Dr. Sarah Nelson brings more than two decades of scientific scholarship to her role as AMC’s director of research. Before joining AMC in September 2019, Nelson spent 21 years at the University of Maine, most recently directing the Ecology and Environmental Sciences program and serving as associate research professor in the School of Forest Resources. Although she’s still relatively new to AMC’s conservation research team, Nelson is already making her mark: She partners with the Environmental Protection Agency on long-term monitoring research of Northeast freshwater lakes and ponds; co-authored two new papers on how climate change is transforming Northeast winters; and helps lead a national program she cofounded collecting citizen science data on mercury levels in dragonfly larvae—a project that has engaged 4,500 citizen scientists in 100 parks across 47 states over 10 years. We asked the Berlin, Mass., native to reflect on how she approaches the work she does.
The path is not always straight. After I graduated [from college, with an art history degree], I ended up back in my hometown for a while as a volunteer on the Assabet River with an organization called OARS. We were focused on taking water samples near wastewater treatment plants to confirm the river was becoming cleaner. Being able to go back to the river where I spent lots of time kayaking and canoeing to do what scientists do—that really sparked my interest.
One of the great things these days is there are lots of opportunities for students to jump in and try a job or internship for a season. It was harder to find those opportunities when I was in school. Trying lots of different things is key.
All of the work I did at the University of Maine focused on thinking about pollution and the changing physical climate as well as the changing chemical climate in largely protected and remote places in the Northeast. When I saw the job posting for research director at AMC, I thought, I can’t not apply. It’s the perfect fit for what I’m interested in.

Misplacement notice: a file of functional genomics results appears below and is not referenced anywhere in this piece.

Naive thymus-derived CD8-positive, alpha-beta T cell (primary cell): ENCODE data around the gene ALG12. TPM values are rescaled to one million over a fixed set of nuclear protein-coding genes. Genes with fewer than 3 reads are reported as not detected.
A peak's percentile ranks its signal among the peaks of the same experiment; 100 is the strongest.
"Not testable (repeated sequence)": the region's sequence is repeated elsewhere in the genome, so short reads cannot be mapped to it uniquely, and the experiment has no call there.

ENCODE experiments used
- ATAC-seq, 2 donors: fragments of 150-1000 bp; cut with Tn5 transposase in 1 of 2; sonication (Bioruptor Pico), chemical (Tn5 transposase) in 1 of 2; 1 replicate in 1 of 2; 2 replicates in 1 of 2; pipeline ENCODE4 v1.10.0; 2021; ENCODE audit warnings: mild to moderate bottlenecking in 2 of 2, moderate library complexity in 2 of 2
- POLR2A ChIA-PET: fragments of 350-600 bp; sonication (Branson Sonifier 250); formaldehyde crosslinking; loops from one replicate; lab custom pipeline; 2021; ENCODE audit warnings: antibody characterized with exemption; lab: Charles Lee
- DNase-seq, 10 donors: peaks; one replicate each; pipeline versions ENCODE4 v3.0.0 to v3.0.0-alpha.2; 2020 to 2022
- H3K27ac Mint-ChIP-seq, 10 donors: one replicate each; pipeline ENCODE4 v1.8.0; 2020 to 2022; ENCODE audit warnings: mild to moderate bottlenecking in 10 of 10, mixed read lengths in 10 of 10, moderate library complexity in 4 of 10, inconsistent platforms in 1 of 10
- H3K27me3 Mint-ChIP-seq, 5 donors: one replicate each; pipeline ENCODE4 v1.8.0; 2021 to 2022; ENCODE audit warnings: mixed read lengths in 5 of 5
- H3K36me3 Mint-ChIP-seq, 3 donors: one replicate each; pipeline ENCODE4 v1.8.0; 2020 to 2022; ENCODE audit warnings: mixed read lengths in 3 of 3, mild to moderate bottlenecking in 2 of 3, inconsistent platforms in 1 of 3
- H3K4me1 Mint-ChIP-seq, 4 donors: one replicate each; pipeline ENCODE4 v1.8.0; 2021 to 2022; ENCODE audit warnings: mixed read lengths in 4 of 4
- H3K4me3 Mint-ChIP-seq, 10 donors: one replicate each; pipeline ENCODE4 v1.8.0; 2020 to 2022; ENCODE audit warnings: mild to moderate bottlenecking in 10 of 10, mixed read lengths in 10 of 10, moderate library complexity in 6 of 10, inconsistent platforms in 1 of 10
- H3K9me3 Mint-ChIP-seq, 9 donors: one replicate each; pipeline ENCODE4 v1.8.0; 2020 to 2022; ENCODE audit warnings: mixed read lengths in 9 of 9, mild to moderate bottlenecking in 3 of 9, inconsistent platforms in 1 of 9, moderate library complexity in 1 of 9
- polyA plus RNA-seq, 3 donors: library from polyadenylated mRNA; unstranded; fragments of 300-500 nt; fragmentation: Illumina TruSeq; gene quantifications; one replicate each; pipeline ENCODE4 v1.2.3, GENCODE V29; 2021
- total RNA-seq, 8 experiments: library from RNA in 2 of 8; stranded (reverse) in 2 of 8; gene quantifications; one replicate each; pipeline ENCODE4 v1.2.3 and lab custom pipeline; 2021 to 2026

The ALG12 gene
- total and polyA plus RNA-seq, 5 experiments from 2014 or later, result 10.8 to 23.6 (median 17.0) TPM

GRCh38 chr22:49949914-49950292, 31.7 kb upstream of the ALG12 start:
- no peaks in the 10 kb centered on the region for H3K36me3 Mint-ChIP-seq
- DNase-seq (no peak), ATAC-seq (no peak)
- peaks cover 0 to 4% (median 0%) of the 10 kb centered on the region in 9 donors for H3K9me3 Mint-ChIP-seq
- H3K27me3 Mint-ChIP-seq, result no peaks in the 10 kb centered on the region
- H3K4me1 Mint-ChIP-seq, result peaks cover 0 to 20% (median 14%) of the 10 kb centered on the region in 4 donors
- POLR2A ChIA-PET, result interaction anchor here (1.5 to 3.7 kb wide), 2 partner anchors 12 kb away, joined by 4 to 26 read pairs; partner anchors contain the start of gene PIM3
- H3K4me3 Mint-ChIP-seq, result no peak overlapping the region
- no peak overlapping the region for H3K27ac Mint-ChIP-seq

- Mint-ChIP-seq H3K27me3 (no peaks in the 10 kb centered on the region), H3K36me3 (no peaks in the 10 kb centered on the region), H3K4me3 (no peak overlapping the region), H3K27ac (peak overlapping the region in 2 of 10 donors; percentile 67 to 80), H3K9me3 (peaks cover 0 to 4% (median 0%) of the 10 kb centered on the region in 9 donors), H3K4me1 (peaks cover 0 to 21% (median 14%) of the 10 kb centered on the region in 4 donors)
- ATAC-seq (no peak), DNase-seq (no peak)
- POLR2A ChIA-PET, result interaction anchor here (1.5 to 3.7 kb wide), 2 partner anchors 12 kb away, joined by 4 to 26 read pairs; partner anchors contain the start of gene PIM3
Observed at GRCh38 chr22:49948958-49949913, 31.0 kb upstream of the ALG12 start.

My research here focuses on understanding impacts of air pollution and climate change on forests, food webs, and fresh water in protected ecosystems: working with the EPA on long-term monitoring of lakes; looking at how [climate change] is changing winters [in the Northeast]; and using [data from] citizen scientists to sample dragonfly larvae to determine mercury levels at parks across the country.
It’s been great to work more closely with the policy team at AMC and the work they do. Our core goal is to provide that credible scientific information that backs up everything we do at AMC, from policy alerts to interaction. The depth and breadth of knowledge in AMC research staff has floored me.
I’m a lifelong New Englander, except for some time in college in the Mid-Atlantic and New York City. I’ve always loved the Northeast. I love the seasonality we see—seeing the changes.
We have two rescued beagles. We do a lot of walking to tire them out, whether it’s hiking or snowshoeing. We have a camp over in Maine on a small mountaintop pond, and we love getting over there to kayak around in summer.